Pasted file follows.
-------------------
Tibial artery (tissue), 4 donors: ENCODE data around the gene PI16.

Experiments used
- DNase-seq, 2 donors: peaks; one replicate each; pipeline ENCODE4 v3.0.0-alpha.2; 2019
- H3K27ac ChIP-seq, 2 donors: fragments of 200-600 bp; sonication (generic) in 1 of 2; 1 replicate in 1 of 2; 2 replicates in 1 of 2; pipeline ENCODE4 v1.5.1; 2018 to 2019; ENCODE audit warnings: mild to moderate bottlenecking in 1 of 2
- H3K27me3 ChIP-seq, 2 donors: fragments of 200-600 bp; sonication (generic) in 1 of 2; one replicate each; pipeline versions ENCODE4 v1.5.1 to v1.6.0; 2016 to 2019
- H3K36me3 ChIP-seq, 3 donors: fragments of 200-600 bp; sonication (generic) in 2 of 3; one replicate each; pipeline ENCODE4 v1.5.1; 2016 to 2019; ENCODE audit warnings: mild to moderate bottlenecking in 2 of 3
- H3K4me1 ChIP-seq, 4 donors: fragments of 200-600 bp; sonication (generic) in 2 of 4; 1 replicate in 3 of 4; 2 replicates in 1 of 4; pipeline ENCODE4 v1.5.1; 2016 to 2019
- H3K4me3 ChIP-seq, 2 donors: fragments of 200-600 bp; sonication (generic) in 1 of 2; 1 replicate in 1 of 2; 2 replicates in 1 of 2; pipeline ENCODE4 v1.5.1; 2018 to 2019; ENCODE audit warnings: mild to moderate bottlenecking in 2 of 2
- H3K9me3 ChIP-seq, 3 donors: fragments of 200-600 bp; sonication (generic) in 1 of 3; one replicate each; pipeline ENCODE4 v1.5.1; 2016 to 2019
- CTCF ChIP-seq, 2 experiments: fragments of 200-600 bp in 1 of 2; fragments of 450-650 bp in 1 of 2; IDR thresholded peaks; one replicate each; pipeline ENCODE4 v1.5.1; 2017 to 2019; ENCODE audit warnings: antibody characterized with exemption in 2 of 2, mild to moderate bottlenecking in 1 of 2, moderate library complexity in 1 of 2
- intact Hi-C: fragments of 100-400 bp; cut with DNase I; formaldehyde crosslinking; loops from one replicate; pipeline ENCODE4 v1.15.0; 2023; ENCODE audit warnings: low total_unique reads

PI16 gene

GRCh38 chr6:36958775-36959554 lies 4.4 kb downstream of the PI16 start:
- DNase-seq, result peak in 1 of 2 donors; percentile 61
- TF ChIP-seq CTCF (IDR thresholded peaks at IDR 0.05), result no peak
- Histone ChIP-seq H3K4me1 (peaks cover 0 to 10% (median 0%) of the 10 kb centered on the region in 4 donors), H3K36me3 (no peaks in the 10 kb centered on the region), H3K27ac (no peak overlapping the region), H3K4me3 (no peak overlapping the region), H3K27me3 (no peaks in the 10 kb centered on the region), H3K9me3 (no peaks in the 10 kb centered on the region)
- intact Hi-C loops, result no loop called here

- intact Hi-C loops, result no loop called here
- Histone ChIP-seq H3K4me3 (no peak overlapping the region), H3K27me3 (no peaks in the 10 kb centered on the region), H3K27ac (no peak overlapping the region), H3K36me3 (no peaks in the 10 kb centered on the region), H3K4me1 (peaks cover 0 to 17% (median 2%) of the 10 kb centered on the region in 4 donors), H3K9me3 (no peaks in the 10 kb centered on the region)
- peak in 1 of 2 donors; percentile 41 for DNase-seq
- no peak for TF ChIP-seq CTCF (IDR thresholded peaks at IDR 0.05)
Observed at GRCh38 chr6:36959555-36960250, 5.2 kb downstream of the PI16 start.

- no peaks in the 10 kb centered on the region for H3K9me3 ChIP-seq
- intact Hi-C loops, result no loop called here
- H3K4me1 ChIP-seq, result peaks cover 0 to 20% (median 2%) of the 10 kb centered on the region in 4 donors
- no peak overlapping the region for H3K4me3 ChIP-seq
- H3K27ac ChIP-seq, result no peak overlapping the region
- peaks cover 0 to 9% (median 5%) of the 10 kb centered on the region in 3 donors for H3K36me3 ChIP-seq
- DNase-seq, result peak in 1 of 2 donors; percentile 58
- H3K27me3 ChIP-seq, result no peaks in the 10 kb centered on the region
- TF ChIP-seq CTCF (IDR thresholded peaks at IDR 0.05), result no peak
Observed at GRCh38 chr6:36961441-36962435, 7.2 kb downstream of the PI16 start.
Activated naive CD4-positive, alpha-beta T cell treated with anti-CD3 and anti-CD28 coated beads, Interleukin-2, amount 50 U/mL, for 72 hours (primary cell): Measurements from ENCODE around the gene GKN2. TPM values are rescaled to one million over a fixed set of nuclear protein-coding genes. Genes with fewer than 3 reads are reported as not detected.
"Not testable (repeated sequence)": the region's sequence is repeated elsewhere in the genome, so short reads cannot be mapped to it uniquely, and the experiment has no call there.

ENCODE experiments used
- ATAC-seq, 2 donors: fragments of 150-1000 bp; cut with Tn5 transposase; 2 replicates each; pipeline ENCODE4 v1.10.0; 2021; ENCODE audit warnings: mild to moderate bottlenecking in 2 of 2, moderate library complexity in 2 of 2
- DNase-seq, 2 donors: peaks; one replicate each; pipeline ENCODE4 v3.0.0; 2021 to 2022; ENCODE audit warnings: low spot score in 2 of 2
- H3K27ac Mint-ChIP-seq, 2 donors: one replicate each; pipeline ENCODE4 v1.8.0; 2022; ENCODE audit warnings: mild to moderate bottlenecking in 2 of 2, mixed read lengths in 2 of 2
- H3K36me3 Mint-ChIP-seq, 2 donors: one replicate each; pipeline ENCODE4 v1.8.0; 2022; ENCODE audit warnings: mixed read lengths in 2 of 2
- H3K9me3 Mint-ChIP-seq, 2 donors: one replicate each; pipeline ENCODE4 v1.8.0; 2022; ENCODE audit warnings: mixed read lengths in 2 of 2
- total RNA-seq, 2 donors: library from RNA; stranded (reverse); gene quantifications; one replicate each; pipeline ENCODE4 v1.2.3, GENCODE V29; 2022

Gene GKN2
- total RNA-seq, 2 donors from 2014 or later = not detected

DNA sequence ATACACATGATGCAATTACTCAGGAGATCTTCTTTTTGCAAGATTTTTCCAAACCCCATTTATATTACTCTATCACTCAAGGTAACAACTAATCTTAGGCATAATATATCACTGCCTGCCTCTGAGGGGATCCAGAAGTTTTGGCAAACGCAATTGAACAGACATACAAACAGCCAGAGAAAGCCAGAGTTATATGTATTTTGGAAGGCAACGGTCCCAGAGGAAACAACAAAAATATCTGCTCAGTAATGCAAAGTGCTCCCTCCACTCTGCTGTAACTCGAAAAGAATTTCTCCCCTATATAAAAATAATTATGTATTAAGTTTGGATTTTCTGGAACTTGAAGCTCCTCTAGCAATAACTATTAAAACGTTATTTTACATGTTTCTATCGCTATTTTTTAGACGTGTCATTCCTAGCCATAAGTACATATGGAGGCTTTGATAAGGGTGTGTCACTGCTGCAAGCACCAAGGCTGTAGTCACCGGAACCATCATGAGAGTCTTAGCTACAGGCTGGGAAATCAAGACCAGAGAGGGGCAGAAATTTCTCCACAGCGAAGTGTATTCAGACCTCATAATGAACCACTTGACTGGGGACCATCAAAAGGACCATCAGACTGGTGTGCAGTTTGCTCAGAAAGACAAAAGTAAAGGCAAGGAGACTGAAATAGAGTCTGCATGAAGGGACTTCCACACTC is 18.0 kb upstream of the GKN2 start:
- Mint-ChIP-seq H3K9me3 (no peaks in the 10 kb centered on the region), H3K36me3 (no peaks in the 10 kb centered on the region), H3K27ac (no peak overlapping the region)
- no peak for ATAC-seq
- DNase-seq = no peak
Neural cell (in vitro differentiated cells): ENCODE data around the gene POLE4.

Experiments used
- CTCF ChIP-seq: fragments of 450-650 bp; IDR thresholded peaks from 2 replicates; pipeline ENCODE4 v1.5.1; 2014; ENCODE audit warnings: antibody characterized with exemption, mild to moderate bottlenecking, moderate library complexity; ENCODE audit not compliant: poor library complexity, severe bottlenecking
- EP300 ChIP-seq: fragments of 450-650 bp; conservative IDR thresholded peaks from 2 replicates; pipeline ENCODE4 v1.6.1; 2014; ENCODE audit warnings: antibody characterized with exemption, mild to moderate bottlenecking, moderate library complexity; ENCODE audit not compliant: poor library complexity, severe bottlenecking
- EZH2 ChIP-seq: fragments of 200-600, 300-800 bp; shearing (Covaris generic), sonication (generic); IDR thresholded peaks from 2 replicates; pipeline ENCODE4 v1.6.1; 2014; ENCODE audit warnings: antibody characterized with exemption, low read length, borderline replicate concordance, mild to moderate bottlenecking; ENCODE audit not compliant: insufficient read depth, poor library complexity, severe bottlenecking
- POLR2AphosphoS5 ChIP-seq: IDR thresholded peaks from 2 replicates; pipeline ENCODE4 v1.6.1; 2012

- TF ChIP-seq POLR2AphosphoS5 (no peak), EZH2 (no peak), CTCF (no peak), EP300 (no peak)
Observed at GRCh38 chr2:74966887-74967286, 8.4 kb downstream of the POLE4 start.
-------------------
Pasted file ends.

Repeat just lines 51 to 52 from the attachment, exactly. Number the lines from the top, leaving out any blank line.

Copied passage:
- EP300 ChIP-seq: fragments of 450-650 bp; conservative IDR thresholded peaks from 2 replicates; pipeline ENCODE4 v1.6.1; 2014; ENCODE audit warnings: antibody characterized with exemption, mild to moderate bottlenecking, moderate library complexity; ENCODE audit not compliant: poor library complexity, severe bottlenecking
- EZH2 ChIP-seq: fragments of 200-600, 300-800 bp; shearing (Covaris generic), sonication (generic); IDR thresholded peaks from 2 replicates; pipeline ENCODE4 v1.6.1; 2014; ENCODE audit warnings: antibody characterized with exemption, low read length, borderline replicate concordance, mild to moderate bottlenecking; ENCODE audit not compliant: insufficient read depth, poor library complexity, severe bottlenecking